• As with all crocodilians, sex is determined by temperature during incubation. Between 31 and 32 degrees C, mostly males are produced. More females are produced at warmer and cooler temperatures.
  • Females revisit the nest site around hatching. Vibration (caused by the female traversing the area) stimulates the hatchlings to call from within the eggs, which in turn stimulates the female to begin opening the nest. The nest-opening female may not necessarily be the parent.
  • Eggs start off translucent, and quickly become opaque due to fluid absorption from the albumen.
  • Hatchlings possess a small egg tooth to split the egg membrane, but they are often assisted by the female who will gently crush the egg shell to open it. She will then carry hatchlings to the water in her mouth (which distends to carry several), although sometimes injuries to the hatchlings can occur from her sharp teeth.
  • Hatchlings form a creche (less than 10 animals usually), with which the female may remain for a few weeks. Hatchlings produce agitated vocalisations if disturbed which warns other hatchlings, and attracts the female. Freshwater crocodiles tend to be less vigilant than saltwater crocodiles, however, and the hatchlings disperse more quickly.
  • Hatchling mean mass is around 42 grams, and the mean size is around 24 cm.
  • Hatchling predators include birds (e.g. black and whistling kites), other crocs, turtles and even large fish. Like saltwater crocodiles, it is cannibalism which is one of the major causes of mortality in young crocodiles.
  • Initial predation is very high, and less than 1% of all the initial eggs laid will produce a mature adult crocodile.


Growth
  • Growth is highly variable, and is influenced by environmental, habitat, genetic and dietary factors. Nearly all growth occurs during the wet season, where food intake is high. Freshwater crocodiles grow much more slowly than saltwater crocodiles.
  • Size: males reach 2.4 - 3.0 m (53 kg) or 8 - 10 feet maximum, females reach 2 m (6.5 feet) maximum. Age: maximum rarely exceeds 50 years. It takes 20 years for a juvenile to grow to its maximum size, although growth will continue at a slower rate throughout life (hence it is difficult to predict maximum size). Growth is also affected by food intake, temperatures, and social factors (e.g. stress).
  • Males reach sexual maturity at 87 cm SVL (snout vent length) at 16 - 17 years old. Females mature earlier at 74 - 78 cm SVL, around 11 - 14 years old.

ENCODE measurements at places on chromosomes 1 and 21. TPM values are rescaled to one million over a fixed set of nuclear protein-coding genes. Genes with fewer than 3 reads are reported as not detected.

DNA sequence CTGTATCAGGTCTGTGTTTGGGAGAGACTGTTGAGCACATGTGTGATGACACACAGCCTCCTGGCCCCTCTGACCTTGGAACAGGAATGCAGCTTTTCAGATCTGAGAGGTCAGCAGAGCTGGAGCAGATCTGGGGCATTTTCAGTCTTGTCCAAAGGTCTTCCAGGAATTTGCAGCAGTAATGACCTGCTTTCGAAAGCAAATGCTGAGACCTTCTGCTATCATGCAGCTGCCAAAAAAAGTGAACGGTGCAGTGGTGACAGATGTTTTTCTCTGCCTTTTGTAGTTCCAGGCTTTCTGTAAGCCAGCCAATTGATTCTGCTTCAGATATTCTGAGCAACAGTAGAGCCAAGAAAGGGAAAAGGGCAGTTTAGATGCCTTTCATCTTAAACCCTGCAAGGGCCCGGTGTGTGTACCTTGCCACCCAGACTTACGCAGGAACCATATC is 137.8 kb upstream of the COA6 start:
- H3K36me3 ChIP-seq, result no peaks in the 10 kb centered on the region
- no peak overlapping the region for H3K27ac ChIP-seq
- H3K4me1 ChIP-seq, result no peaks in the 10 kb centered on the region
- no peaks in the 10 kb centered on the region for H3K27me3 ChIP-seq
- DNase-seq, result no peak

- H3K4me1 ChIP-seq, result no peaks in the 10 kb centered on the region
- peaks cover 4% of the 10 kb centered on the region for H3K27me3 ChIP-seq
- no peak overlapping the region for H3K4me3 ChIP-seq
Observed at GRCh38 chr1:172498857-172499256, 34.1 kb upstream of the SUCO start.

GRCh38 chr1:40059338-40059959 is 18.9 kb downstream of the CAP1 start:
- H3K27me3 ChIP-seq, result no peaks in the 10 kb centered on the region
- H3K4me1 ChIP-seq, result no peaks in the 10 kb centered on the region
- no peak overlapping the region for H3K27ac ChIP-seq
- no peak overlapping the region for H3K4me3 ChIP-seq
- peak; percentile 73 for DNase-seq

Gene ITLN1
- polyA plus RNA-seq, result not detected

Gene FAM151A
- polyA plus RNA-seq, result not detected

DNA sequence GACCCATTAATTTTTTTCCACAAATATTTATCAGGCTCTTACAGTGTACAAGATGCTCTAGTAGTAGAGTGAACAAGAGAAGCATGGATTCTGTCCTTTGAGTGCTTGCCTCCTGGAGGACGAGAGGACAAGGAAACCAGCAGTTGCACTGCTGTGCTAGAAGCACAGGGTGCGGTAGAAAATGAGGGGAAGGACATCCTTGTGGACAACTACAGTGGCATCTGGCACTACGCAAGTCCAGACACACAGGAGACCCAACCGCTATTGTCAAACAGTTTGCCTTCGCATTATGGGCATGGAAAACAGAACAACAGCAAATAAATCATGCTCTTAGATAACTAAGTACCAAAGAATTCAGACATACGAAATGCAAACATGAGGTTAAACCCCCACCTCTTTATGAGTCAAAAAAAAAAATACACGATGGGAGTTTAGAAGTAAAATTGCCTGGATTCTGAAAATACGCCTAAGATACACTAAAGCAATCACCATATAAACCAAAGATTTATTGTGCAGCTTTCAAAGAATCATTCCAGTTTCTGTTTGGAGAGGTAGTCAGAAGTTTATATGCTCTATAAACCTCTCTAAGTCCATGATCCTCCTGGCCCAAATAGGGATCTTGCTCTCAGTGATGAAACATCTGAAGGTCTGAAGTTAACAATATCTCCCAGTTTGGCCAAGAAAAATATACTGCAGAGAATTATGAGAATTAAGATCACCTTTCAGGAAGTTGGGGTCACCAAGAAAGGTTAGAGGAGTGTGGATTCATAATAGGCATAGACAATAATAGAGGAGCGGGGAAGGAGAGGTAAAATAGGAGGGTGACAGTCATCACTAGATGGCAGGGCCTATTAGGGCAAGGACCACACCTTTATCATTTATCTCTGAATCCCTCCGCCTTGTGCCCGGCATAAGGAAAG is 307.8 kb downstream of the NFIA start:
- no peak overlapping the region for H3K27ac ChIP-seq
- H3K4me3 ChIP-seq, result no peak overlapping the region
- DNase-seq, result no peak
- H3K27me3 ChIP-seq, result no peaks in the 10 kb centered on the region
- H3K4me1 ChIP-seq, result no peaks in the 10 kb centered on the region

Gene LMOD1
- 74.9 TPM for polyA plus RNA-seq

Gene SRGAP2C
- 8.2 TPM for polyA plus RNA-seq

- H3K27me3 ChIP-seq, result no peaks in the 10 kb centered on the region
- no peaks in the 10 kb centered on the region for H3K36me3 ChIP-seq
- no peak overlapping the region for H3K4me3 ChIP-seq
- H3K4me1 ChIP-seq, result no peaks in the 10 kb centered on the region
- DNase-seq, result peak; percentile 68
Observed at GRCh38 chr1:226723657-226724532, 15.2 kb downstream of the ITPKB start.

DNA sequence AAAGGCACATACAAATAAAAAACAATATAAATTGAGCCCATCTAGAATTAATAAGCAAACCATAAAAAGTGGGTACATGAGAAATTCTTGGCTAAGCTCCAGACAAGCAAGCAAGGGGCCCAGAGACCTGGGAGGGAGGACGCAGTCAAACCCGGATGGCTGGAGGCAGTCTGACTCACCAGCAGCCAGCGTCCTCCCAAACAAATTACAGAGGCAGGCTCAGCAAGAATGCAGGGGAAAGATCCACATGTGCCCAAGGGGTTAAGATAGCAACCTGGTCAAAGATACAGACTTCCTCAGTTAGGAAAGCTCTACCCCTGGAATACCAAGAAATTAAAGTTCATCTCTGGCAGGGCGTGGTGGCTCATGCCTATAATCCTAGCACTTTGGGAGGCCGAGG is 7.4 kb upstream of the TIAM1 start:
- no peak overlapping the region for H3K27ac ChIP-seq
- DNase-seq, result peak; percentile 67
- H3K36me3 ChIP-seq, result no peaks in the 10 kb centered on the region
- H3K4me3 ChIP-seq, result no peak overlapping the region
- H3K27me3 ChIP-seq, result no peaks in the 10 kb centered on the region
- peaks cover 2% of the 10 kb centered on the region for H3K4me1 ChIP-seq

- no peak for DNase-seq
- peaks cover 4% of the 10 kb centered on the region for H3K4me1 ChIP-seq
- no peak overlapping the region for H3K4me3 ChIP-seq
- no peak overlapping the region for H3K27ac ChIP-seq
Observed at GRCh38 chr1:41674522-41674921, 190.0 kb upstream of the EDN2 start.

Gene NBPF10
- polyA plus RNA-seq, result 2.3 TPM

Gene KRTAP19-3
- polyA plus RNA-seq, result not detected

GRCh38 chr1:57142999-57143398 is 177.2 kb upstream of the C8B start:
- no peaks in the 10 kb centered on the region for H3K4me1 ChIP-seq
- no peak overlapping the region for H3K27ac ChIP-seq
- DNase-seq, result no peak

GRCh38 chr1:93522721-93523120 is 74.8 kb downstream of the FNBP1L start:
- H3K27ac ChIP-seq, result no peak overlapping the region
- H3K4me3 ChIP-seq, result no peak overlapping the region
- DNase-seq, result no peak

Conservation
  • Freshwater crocodiles were hunted for 4 years in N.T. and 14 years in Queensland. In that time, the population went from being "plentiful" to being "rare". They were protected in 1962 (N.T.), 1964 (W.A.) and 1974 (Qns.). It took until 1980 for the population to show significant recovery.
  • The population of crocodiles (saltwater and freshwater) is kept in check by cannibalism - larger crocodiles are a significant cause of juvenile mortality. The more adult crocodiles around, the greater the degree of population control on the juveniles. This aspect to the population balance is one of the many things disrupted by excessive poaching / hunting of adults. Today, there is no harvesting of freshwater crocodiles as their skin is worth very little next to a saltwater crocodile's skin.
  • The major current threat to the population is habitat loss for farmland and development, although freshwater crocodiles are not considered to be under immediate threat. Remaining habitat therefore needs to be given some "income earning" potential - i.e. some value.
  • Public education is also important. Freshwater crocodiles are not considered "dangerous", unlike saltwater crocodiles, but their bite can still inflict serious injury if they are provoked.
    Dr. Britton is from England, but has travelled widely in his studies of crocodilians. He is currently engaged in research in Australia. Some of his work may be viewed at:-CROCODILIANS: Natural History and Conservation.

 

OTHER LINKS OF INTEREST

AUSTRALIAN CROCODILES
by John Fowler

CROCODILES OF THE WORLD
by John Fowler

ESTUARINE (or SALTWATER) CROCODILE
Crocodylus porosus

Reptiles of the Australia

 

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June 4, 2013